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J Sex Med. 2016 Mar;13(3):425-34. doi: 10.1016/j.jsxm.2015.12.026. Epub 2016 Feb 4.

Health-Related Quality of Life, Psychological Distress, and Sexual Changes Following Prostate Cancer: A Comparison of Gay and Bisexual Men with Heterosexual Men.

Author information

1
Centre for Health Research, School of Medicine, Western Sydney University, Sydney, New South Wales, Australia. Electronic address: j.ussher@uws.edu.au.
2
Centre for Health Research, School of Medicine, Western Sydney University, Sydney, New South Wales, Australia.
3
Menzies Health Institute, Griffith University, Queensland, Australia; Australian and New Zealand Urogenital and Prostate Cancer Trials Group (ANZUP).
4
Baylor College of Medicine, Houston, Texas, United States.
5
Monash University, Melbourne, Victoria, Australia; Australian and New Zealand Urogenital and Prostate Cancer Trials Group (ANZUP); Eastern Health, Melbourne, Victoria, Australia.
6
Australian Research Centre in Sex, Health and Society, La Trobe University, Melbourne, Victoria, Australia.
7
Peter MacCallum Cancer Centre, Melbourne, Victoria, Australia; Australian and New Zealand Urogenital and Prostate Cancer Trials Group (ANZUP).

Abstract

INTRODUCTION:

Decrements in health-related quality of life (HRQOL) and sexual difficulties are a recognized consequence of prostate cancer (PCa) treatment. However little is known about the experience of gay and bisexual (GB) men.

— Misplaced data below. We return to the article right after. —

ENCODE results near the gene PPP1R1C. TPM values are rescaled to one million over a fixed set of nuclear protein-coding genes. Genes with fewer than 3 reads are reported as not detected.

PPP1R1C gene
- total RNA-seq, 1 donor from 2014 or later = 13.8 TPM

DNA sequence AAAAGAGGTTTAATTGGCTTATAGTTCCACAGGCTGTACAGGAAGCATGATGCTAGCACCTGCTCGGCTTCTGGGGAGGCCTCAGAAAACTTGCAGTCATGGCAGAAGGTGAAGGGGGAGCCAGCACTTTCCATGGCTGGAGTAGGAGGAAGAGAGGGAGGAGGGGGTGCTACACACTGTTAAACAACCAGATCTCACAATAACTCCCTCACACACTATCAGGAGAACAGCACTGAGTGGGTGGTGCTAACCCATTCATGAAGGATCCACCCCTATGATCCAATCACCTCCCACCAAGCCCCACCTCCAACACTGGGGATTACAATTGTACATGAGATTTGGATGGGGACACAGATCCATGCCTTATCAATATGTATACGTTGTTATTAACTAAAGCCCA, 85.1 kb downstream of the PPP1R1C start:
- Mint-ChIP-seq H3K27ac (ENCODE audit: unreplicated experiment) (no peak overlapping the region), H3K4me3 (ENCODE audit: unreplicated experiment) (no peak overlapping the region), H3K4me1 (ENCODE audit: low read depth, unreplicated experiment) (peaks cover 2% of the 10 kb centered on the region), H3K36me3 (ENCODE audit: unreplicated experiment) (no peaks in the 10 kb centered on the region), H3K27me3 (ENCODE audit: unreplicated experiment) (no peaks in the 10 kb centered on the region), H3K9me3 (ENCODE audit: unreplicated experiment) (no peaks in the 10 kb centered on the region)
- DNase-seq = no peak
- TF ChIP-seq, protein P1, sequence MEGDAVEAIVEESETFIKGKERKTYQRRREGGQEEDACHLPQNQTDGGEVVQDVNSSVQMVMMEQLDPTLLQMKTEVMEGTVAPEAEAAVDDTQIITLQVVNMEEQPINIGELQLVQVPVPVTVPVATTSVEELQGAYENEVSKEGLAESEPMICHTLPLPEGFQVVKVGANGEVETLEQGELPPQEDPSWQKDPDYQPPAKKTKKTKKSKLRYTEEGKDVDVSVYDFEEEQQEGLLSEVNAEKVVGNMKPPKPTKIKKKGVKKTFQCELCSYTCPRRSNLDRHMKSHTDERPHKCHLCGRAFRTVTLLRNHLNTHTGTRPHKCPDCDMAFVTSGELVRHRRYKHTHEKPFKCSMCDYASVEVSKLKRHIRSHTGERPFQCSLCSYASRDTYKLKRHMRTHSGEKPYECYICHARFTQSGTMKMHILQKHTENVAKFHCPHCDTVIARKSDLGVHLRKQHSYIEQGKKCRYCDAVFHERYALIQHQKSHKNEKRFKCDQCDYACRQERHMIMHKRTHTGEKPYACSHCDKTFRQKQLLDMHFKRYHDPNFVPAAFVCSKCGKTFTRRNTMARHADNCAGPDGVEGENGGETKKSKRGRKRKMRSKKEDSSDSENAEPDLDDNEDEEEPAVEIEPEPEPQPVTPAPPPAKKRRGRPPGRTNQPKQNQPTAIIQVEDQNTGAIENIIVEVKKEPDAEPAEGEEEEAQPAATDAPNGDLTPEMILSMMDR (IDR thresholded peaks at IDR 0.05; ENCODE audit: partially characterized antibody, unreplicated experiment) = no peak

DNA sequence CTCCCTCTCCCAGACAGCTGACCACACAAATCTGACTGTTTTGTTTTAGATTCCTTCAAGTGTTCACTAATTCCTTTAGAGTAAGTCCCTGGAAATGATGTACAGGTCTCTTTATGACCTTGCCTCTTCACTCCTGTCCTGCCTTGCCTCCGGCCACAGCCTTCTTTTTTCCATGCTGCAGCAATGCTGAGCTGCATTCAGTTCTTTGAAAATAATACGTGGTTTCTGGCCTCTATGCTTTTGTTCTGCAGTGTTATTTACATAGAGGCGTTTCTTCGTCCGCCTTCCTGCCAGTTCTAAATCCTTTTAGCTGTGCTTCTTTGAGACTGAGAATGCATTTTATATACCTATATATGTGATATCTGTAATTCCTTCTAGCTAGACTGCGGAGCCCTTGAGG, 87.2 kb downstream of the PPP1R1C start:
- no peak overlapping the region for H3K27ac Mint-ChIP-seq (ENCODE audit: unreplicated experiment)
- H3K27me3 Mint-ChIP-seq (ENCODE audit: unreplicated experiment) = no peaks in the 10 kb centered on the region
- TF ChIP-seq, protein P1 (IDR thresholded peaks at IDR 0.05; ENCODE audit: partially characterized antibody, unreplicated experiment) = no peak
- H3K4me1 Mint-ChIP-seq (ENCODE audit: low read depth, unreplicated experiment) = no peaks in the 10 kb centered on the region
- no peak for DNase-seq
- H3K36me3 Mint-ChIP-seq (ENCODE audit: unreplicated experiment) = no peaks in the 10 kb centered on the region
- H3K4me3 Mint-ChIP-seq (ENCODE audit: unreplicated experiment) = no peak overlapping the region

AIM:

HRQOL and psychosexual predictors of HRQOL were examined in GB and heterosexual men with PCa to inform targeted health information and support.

METHOD:

One hundred twenty-four GB and 225 heterosexual men with PCa completed a range of validated psychosexual instruments.

MAIN OUTCOME MEASURE:

Functional Assessment of Cancer Therapy-Prostate (FACT-P) was used to measure HRQOL, with validated psychosexual measures, and demographic and treatment variables used as predictors.

RESULTS:

GB men were significantly younger (64.25 years) than heterosexual men (71.54 years), less likely to be in an ongoing relationship, and more likely to have casual sexual partners. Compared with age-matched population norms, participants in both groups reported significantly lower sexual functioning and HRQOL, increased psychological distress, disruptions to dyadic sexual communication, and lower masculine self-esteem, sexual confidence, and sexual intimacy. In comparison with heterosexual men, GB men reported significantly lower HRQOL (P = .046), masculine self-esteem (P < .001), and satisfaction with treatment (P = .013); higher psychological distress (P = .005), cancer related distress (P < .001) and ejaculatory concern (P < .001); and higher sexual functioning (P < .001) and sexual confidence (P = .001). In regression analysis, psychological distress, cancer-related distress, masculine self-esteem, and satisfaction with treatment were predictors of HRQOL for GB men (R2Adj = .804); psychological distress and sexual confidence were predictors for heterosexual men (R2Adj = .690).

CONCLUSION:

These findings confirm differences between GB and heterosexual men in the impact of PCa on HRQOL across a range of domains, suggesting there is a need for GB targeted PCa information and support, to address the concerns of this "hidden population" in PCa care.

KEYWORDS:

Erectile Dysfunction; Gay and Bisexual Men; Health-Related Quality of Life; Prostate Cancer; Psychosexual Predictors

PMID:
26853048
DOI:
10.1016/j.jsxm.2015.12.026
[Indexed for MEDLINE]
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